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Title: Biogeography and phenology of the jellyfish Rhizostoma pulmo (Cnidaria: Scyphozoa) in southern European seas
Authors: Leoni, Valentina; Bonnet, Delphine; Ramirez-Romero, Eduardo and Molinero, Juan Carlos
Citation: GLOBAL ECOLOGY AND BIOGEOGRAPHY, 2021, 30, 622-639
Abstract: Aim: Global anthropogenic changes have altered biogeography and phenology of marine populations, thereby promoting a spatial reconfiguration in the functioning of marine ecosystems. Among these changes, massive proliferations of jellyfish in temperate latitudes warn of potential alterations in biogeochemical fluxes, ecosystems' structure and assets, and the services they provide to human welfare. Understanding driving factors shaping large-scale patterns of jellyfish proliferations is a pressing need in global ecology and sustainability science. Using a comprehensive dataset of the largest blooming scyphomedusae in southern European seas we test, over broad space-time scales, current hypotheses relating jellyfish dynamics to warming and eutrophication. Location: Southern European seas. Time period: 1875-2019. Major taxa studied: Rhizostoma pulmo. Methods: We have gathered historical and contemporaneous records of R. pulmo from the Mediterranean and Black Seas over the last two centuries (7,359 records). Generalized statistical models were used to assess the influence of thermal (latitudinal) and productivity (longitudinal) gradients on the biogeographical patterns, and the species' phenology at large and regional scales. Results: Rhizostoma pulmo abundance exhibited an enhanced magnitude and frequency in recent decades, concurrently with positive temperature anomalies. We found that the latitudinal temperature gradient, but not productivity, shaped long-term bloom intensity and biogeographical patterns of the species. Our analysis further uncovered a significant effect of the interannual variability of spring temperature on the species' phenology over the period 2008-2018, with warmer springs favouring an earlier start (c. 3 months) and a longer duration (from 5 to 7 months) of jellyfish season. Main conclusions: Among the current hypotheses linking jellyfish changes with anthropogenic disturbances, only the warming-based hypothesis gained support over wide space-time scales, while the eutrophication-based hypothesis mainly applied at local scales. Hence, biogeographical patterns of R. pulmo are shaped by the latitudinal temperature gradient, while the species bloom dynamics echo variations in ecoregion thermal regimes.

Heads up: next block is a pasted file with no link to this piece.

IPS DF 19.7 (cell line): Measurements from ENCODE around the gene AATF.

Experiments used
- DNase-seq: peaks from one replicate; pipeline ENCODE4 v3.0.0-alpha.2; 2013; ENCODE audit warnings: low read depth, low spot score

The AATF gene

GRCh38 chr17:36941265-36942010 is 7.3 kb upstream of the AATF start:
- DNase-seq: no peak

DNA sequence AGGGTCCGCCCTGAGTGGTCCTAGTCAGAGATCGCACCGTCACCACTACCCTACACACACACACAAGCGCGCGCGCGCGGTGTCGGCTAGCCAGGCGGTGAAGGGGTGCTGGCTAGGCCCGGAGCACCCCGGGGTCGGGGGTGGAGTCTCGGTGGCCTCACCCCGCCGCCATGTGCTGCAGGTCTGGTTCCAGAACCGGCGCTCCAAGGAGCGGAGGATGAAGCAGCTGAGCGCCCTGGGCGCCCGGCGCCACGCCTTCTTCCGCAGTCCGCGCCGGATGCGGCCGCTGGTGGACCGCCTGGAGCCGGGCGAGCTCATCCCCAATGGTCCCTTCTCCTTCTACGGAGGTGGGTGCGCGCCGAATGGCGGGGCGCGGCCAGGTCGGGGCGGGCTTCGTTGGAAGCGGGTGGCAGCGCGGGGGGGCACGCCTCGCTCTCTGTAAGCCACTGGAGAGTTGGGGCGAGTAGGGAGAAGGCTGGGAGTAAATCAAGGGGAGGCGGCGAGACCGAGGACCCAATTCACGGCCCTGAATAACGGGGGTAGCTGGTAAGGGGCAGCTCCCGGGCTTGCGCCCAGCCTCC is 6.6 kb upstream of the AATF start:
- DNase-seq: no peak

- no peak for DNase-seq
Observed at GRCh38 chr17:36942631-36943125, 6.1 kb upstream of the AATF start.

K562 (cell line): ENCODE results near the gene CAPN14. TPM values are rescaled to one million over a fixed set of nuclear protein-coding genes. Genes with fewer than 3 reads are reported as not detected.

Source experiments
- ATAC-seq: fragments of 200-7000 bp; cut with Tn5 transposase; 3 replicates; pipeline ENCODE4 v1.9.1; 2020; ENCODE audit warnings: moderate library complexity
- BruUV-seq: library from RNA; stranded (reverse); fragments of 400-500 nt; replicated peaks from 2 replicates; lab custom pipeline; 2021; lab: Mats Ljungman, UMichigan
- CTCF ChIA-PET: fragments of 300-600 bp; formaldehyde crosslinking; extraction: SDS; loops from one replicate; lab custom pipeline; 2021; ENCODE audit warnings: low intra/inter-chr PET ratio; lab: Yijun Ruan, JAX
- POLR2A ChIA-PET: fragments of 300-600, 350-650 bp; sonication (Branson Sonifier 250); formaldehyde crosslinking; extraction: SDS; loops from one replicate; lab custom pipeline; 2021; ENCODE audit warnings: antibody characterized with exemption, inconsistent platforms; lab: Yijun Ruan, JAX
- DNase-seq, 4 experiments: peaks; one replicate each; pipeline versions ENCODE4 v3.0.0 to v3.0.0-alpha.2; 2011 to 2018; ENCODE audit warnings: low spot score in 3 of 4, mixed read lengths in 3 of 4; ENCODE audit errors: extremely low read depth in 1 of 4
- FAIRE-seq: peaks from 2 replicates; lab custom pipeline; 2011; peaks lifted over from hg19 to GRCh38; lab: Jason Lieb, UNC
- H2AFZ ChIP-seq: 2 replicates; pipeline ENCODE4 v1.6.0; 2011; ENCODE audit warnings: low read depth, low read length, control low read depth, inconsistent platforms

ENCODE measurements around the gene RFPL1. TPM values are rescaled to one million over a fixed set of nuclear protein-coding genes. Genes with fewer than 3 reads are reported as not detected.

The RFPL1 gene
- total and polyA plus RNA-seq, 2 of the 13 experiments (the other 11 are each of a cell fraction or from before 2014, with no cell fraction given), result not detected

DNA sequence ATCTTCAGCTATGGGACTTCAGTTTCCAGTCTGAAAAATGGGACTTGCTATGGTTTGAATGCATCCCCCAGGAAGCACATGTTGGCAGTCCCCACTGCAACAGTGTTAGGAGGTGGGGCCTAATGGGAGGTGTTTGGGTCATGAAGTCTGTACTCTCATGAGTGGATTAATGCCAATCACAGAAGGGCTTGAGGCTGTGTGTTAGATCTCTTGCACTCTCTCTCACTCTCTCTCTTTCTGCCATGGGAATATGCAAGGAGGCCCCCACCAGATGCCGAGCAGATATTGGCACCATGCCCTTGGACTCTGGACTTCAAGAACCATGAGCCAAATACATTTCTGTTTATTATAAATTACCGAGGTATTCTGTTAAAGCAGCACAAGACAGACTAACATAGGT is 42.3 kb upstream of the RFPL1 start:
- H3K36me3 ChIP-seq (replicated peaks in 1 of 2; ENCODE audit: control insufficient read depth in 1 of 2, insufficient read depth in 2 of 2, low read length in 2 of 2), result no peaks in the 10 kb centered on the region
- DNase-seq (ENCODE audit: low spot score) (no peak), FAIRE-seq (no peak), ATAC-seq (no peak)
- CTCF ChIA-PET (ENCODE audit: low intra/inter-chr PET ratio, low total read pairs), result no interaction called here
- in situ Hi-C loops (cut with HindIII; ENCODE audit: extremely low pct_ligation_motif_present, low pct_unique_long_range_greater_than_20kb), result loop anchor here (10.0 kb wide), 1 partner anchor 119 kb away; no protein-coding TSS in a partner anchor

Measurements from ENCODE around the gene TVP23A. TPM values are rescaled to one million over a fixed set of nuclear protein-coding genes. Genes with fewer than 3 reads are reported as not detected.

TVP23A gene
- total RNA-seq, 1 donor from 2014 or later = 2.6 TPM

Keywords: Black Sea; cnidarian biogeography; gelatinous carnivore proliferations; global anthropogenic changes; Mediterranean Sea; warming
Issue Date: 2021
Publisher: WILEY
Type: Article
DOI: 10.1111/geb.13241
ISSN: 1466-822X
E-ISSN: 1466-8238
Funder: Agencia Nacional de Investigacion e Innovacion (ANII, Uruguay)
Appears in Publication types:Artículos científicos

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